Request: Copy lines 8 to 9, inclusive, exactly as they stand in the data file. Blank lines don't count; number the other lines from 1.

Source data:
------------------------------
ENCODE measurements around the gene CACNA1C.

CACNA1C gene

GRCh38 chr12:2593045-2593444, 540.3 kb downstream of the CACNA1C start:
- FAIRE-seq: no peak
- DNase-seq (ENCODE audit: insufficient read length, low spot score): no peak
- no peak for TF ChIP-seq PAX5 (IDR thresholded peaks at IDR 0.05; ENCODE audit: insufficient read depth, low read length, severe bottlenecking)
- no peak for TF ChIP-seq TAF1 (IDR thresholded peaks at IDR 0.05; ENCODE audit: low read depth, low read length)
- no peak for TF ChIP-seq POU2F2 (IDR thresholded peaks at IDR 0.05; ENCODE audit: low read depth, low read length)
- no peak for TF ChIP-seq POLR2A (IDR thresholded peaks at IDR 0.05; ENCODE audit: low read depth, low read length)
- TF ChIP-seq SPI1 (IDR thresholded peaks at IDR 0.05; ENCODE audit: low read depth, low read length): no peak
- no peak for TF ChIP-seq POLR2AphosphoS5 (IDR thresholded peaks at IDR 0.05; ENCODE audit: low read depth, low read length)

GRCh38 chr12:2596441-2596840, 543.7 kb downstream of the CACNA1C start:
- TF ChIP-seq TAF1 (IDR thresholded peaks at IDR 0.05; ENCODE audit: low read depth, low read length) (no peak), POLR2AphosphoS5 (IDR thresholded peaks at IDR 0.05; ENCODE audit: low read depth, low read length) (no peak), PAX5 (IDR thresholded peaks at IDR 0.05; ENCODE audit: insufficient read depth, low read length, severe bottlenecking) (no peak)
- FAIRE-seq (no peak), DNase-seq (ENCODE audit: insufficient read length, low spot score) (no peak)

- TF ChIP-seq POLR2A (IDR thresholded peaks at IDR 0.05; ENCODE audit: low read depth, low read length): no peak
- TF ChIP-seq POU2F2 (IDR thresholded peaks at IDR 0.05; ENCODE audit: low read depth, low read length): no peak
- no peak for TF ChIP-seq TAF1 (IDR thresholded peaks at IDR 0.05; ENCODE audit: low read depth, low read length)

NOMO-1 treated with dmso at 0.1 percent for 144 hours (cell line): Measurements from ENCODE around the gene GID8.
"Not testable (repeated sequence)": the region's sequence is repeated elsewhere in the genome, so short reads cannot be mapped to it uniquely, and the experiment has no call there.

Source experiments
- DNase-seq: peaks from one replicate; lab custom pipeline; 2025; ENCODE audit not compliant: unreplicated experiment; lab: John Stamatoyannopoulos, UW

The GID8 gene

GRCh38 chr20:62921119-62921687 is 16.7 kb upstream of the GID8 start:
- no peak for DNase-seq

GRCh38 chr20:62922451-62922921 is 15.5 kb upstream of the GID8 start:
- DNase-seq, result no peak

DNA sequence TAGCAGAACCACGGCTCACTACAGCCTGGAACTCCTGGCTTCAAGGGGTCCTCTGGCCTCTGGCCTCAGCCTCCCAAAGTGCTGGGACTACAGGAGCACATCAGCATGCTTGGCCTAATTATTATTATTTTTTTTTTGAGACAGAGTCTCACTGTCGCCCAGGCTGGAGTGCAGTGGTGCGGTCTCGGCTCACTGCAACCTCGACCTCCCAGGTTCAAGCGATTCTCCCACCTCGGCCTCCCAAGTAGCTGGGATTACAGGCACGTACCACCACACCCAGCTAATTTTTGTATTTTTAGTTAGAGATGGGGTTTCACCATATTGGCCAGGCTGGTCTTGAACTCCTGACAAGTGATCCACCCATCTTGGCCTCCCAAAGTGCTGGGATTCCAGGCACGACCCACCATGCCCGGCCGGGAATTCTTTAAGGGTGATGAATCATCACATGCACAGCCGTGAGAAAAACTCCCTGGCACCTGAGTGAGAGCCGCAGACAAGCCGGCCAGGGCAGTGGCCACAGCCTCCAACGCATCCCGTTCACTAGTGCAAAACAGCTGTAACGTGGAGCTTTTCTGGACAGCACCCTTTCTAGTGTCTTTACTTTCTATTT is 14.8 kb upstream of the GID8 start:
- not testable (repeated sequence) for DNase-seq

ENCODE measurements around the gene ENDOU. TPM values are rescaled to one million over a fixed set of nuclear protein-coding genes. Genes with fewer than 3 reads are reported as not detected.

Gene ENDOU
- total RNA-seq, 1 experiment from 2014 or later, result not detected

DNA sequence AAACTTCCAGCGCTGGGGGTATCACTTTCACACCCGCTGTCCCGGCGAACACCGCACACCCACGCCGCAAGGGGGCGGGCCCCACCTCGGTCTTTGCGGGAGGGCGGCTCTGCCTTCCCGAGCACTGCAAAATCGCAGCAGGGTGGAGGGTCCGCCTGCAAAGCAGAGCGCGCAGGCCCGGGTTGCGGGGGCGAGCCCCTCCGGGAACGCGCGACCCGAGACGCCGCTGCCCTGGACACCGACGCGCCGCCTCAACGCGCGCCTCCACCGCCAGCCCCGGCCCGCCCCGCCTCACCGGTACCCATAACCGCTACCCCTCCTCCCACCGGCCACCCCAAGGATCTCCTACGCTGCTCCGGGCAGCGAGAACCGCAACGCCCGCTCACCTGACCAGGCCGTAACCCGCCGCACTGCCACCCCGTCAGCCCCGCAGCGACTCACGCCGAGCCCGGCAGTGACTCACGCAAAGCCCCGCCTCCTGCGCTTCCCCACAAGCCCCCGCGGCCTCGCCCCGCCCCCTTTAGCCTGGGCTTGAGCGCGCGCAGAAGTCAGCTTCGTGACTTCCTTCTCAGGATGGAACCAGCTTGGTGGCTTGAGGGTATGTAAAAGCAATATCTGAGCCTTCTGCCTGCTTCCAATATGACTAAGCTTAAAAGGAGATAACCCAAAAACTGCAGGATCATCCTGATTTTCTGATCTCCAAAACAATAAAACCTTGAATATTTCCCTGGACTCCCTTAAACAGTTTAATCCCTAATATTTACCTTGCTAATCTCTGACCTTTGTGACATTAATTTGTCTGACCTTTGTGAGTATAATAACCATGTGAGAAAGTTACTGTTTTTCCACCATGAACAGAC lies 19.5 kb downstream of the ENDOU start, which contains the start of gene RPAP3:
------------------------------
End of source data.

- no peak for TF ChIP-seq POU2F2 (IDR thresholded peaks at IDR 0.05; ENCODE audit: low read depth, low read length)
- no peak for TF ChIP-seq POLR2A (IDR thresholded peaks at IDR 0.05; ENCODE audit: low read depth, low read length)